Author: Bob Buskirk
- The BIOS
- Included Software & ASUS Features
- LucidLogix Virtu MVP
- System Overview & Testing Procedures
- Testing – CPU & Memory
- Testing – System
- Testing – Video
- Testing – Gaming
- Final Thoughts
Maximus V Gene Overview
As I stated in the opening of this review the Maximus V Gene is a micro ATX motherboard. Since this is a Republic of Gamers board it keeps the same red, black and white styling. If you haven’t seen a ROG board up-close they look awesome.
Let’s start at the top left of the board. Here is where you will install the mPCIe combo card. It easily plugs in and you lock it into place with a single screw. The mPCIe combo card is great because you can install an mSATA SSD to either user as a boot drive or to take advantage of Intel’s Smart Response technology. If you choose to not use the mSATA port you can also connect a mPCIe card like a wireless card. With the limited space on this board this is the perfect solution. Moving to the right you have an 8pin CPU power connection and two 4pin fan connectors (CPU_FAN, CPU_OPT).
Around the CPU socket you have your power delivery components. You will notice the 10k black metallic capacitors. These offer a 5x longer lifespan and 20% cooler performance. The Maximus V Gene features an 8+4+2 all digital power delivery system. That is 8 phases for the CPU, 4 for the iGPU and 2 for the memory. This is all controlled by dual DIGI+ controllers for the most precise control of power delivery. ASUS has also added new built in power profiles that make the management of DIGI+ Power Design more accessible for all users regardless whether
the users would like to allow better OC or power saving. The power delivery components are cooled by 2 large heatsinks that are connected by a heatpipe.
Moving over to the right side of the board you have your memory slots. They are color coded which will show you the proper dual channel memory operation. This board supports dual channel memory up to 32GB with speeds of 2666MHz (OC). On the far right of the board you will notice a bunch of contact points. This is ASUS’s ProbeIt. Using a multimeter you can monitor voltages for DRAM, VCORE, etc from these points. This is a small red button, this button actually serves 2 functions. During boot up if you press it, it acts as the MemOK! button making sure your system boots even if you have the wrong memory settings. If you are already in your OS you can press the button to instantly overclock your system (the overclocking settings are set in your BIOS). Next to that button is your 24pin ATX power connection and the USB 3.0 header. Moving down to the SATA ports you have a total of 6. The black ports are SATA 3GB/s and are controlled by the Z77 chipset. The red ports are SATA 6GB/s. 2 are controlled by the Z77 chipset and 2 are controlled by the ASMedia controller.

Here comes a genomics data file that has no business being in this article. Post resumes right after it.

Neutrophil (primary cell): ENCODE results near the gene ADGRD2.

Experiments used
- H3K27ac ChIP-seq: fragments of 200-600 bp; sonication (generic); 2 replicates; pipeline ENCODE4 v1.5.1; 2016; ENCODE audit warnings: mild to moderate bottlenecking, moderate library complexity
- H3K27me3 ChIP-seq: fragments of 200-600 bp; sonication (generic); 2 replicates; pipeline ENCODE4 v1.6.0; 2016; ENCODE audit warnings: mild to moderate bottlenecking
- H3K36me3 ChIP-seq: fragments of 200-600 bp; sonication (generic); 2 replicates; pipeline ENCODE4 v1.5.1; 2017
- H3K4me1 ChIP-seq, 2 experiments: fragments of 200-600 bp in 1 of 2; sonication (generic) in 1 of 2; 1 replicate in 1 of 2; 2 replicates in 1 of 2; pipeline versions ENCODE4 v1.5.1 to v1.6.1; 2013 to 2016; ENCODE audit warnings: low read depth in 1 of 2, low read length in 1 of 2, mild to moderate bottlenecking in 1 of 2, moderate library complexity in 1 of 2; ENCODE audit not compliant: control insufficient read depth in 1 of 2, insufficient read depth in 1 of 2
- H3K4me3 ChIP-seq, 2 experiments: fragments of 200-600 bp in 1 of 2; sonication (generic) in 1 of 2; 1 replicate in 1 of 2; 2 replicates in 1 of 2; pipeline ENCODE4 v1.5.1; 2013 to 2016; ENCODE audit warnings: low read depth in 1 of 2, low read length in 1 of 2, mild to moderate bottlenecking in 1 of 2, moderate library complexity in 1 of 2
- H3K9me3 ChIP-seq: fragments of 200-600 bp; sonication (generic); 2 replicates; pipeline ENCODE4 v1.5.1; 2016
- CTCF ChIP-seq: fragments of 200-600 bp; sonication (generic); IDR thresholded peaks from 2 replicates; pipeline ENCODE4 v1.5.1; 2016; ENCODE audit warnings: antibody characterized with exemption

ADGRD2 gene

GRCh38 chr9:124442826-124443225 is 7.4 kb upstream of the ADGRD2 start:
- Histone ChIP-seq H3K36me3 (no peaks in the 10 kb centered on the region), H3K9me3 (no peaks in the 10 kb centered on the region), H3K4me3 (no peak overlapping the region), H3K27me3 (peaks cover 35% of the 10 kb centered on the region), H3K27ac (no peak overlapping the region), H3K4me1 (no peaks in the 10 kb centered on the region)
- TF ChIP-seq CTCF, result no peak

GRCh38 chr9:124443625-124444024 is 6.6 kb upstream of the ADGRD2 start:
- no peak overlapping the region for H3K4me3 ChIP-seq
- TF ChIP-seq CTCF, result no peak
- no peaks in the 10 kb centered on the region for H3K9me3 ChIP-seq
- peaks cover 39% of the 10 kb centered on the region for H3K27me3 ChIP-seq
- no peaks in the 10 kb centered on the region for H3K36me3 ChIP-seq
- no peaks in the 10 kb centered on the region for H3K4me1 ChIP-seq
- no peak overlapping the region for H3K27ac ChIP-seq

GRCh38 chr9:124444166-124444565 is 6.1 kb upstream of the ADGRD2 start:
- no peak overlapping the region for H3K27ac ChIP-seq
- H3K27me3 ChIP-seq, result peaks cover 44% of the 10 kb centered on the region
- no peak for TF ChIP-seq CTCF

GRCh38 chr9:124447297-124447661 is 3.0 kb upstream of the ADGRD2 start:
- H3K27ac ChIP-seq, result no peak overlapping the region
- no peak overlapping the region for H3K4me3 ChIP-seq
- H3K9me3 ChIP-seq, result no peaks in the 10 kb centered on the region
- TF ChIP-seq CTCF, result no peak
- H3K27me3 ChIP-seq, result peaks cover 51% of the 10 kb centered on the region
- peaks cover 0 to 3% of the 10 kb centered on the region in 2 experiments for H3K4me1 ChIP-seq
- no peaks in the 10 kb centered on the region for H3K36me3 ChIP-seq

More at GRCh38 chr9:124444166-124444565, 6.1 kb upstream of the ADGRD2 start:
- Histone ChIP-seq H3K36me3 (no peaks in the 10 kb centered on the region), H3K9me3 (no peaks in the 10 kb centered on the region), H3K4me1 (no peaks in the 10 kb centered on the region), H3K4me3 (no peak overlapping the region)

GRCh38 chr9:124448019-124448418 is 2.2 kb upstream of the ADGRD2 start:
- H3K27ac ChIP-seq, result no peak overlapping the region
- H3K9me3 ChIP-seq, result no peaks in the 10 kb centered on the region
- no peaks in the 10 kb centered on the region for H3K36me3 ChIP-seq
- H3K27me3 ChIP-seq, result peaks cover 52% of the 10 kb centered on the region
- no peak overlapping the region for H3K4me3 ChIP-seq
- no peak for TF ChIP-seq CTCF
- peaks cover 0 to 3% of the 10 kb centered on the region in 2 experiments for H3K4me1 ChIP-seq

Moving down to the bottom of the board there are quite a few different connections and buttons. Starting from right to left you have the debug LED, Q-connector header, 4pin fan connector, two USB 2.0 headers, thunderbolt header, power and reset buttons and HD audio headers. The debug LED is great on any motherboard. If you system is failing boot you can see what is being displayed on the debug LED. From there you can lookup the code and see what is causing the system to not boot. I love seeing power and reset buttons on a motherboard. Many times people do not have their motherboard inside of a case and having the power and reset buttons right on the board makes things so much easier. The PCH on the bottom right side of the board is covered by a large heatsink that has the ASUS ROG logo on it.
On the far left of the board you will see a SupremeFX III chip. This is something gamers are really going to enjoy because of course audio is very important in gaming. The SupremeFX III features support for X-Fi Xtreme Fidelity, THX TruStudio PRO, EAX Advanced HD 5.0 and Creative ALchemy. One big problem with having built-in audio on motherboards has been vulnerable sound quality because of electromagnetic interference. ASUS solves this problem by actually cutting the PCB into two parts to completely isolate the audio parts from the rest of the board. The open section of the board actually lights up red, which actually looks pretty cool. You are able to turn the lights off if you choose in the BIOS.
As far as expansion slots go you have two PCIe 3.0 x16 slots which support quad CrossFire and quad SLI. You also have a single PCIe 2.0 x4 slot. Moving on to the connections on the motherboard starting from left to right you have the BIOS flashback button, ROG connect button, four USB 2.0 ports, eSATA port, two USB 3.0 ports, optical SPDI/F port, HDMI port, DisplayPort, Intel Gigabit Ethernet port, two more USB 3.0 ports, and the audio connections. The BIOS flashback button allows you to easily update your BIOS. Just load your BIOS file on a USB flash drive and install it in the white USB 2.0 port, power on the system and hit the button and it will instantly update your BIOS.